RBA to Keep Stimulus Levers Steady Ahead of Crucial GDP Report

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RBA to Keep Stimulus Levers Steady Ahead of Crucial GDP Report
Credit: © Reuters.

(Bloomberg) -- Australia’s central bank will keep the stimulus flowing when it meets Tuesday, a day before data that will reveal whether a record recession-free run is drawing to a close.

Reserve Bank of Australia Governor Philip Lowe is expected to keep both the cash rate and three-year bond yield target unchanged at 0.25%. The bank only bought government securities on two days in May as markets settled and borrowing costs fell. The question now is whether a recession will be avoided.

Australia’s economy is emerging from hibernation as governments begin relaxing lockdown restrictions. The RBA sees GDP shrinking 10% in the first half of this year, with most of that concentrated in the current quarter. Data Wednesday will unveil whether the economy could avoid two consecutive quarters of contraction -- the technical definition of a recession.

“Australia might just do it again,” said Phil Odonaghoe, an economist at Deutsche Bank AG (NYSE: DB ), who expects 0.1% growth in the first three months of 2020.

For Lowe, whether or not a technical recession occurs is probably just a sideshow. He’s focused on reversing the almost 600,000 jobs lost in April alone and restoring household and business sentiment.

“With the national health outcomes better than earlier feared, it is possible that the economic downturn will not be as severe as earlier thought,” Lowe told a parliamentary panel Thursday. “Much depends on how quickly confidence can be restored.”

The drop in confidence has firms scaling back expenses. The RBA, in its updated quarterly outlook released in May, said many firms had deferred or canceled investment plans.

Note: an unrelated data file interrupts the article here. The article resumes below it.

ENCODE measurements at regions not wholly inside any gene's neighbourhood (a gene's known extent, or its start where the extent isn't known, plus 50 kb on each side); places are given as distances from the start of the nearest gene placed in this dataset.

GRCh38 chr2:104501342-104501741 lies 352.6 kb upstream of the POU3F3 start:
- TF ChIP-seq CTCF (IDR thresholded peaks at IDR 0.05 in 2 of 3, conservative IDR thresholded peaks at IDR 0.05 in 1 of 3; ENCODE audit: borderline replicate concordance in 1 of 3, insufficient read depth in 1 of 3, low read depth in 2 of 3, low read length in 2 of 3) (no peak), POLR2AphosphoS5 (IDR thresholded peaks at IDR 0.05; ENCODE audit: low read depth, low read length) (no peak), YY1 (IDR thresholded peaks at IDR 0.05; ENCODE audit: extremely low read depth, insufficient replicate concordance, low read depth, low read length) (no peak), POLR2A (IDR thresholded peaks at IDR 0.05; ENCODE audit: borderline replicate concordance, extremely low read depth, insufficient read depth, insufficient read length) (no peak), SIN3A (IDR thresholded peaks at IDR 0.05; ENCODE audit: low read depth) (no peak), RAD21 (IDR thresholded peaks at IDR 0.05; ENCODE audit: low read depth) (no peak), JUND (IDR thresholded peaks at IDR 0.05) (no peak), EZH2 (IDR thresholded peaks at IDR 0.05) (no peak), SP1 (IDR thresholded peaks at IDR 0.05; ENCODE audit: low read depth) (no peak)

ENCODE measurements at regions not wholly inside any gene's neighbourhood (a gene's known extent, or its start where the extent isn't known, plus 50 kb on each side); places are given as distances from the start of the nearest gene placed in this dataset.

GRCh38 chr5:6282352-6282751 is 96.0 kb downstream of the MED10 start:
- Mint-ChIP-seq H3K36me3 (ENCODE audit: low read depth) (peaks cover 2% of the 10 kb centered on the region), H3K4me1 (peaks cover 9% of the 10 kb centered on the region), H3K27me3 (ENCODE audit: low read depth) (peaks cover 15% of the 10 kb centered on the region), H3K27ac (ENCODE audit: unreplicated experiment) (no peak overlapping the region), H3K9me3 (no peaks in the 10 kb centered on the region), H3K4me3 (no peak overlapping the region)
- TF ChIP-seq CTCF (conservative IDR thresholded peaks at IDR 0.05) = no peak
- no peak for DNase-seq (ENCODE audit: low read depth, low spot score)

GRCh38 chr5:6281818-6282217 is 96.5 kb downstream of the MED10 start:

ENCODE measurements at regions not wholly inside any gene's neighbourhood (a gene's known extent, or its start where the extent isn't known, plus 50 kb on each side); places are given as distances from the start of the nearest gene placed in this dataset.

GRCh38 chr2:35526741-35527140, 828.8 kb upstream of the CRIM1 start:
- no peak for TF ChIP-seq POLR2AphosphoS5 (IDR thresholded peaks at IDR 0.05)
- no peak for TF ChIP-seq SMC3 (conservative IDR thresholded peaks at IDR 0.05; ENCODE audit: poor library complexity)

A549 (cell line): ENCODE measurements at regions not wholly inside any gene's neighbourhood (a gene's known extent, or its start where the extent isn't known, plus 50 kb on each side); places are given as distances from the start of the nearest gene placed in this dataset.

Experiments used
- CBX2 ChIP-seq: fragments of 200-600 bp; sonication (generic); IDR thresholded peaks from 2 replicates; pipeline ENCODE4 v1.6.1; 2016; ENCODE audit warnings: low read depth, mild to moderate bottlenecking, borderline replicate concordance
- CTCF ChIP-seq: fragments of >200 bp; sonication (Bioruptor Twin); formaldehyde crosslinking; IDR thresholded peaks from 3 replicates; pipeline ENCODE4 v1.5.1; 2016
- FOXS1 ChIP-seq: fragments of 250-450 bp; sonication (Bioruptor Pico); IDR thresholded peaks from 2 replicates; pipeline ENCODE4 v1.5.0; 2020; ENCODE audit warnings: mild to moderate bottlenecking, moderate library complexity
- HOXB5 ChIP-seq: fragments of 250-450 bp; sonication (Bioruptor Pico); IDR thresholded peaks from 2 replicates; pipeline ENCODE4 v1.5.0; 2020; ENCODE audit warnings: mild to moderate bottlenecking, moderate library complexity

“The COVID-19 outbreak and the associated shutdown of the economy has created huge uncertainties,” said Diana Mousina, senior economist at AMP (OTC: AMLTF ) Capital. “The good news is that the economy is coming out of hibernation earlier than anticipated.”

By contrast, construction activity data has shown little signs of disruption to the work already in the pipeline in the first quarter. Private sector engineering and non-residential building both advanced in the first three months of 2020.

Economists are waiting for inventories and net exports figures released Tuesday to finalize their forecasts ahead of the GDP report on Wednesday. With the economy certain to go backwards in the current quarter, a negative reading for the first three months of the year would make a technical recession all but inevitable.

Australia last recorded a recession in the first two quarters of 1991 and is in the longest streak of expansion in the post-World War II era. If the economy manages to eke out an expansion in the first quarter, the record will likely continue, given the massive fiscal injection and the success in containing the virus expected to boost activity in the third.

“We’re tracking between the baseline and the upside,” Lowe said of where the economy stands in terms of the RBA’s three scenarios. “I wouldn’t be prepared to say we’re on the upside yet -- the recent data have been better than expected, but I still see a lot of challenges coming down the track.”

©2020 Bloomberg L.P.

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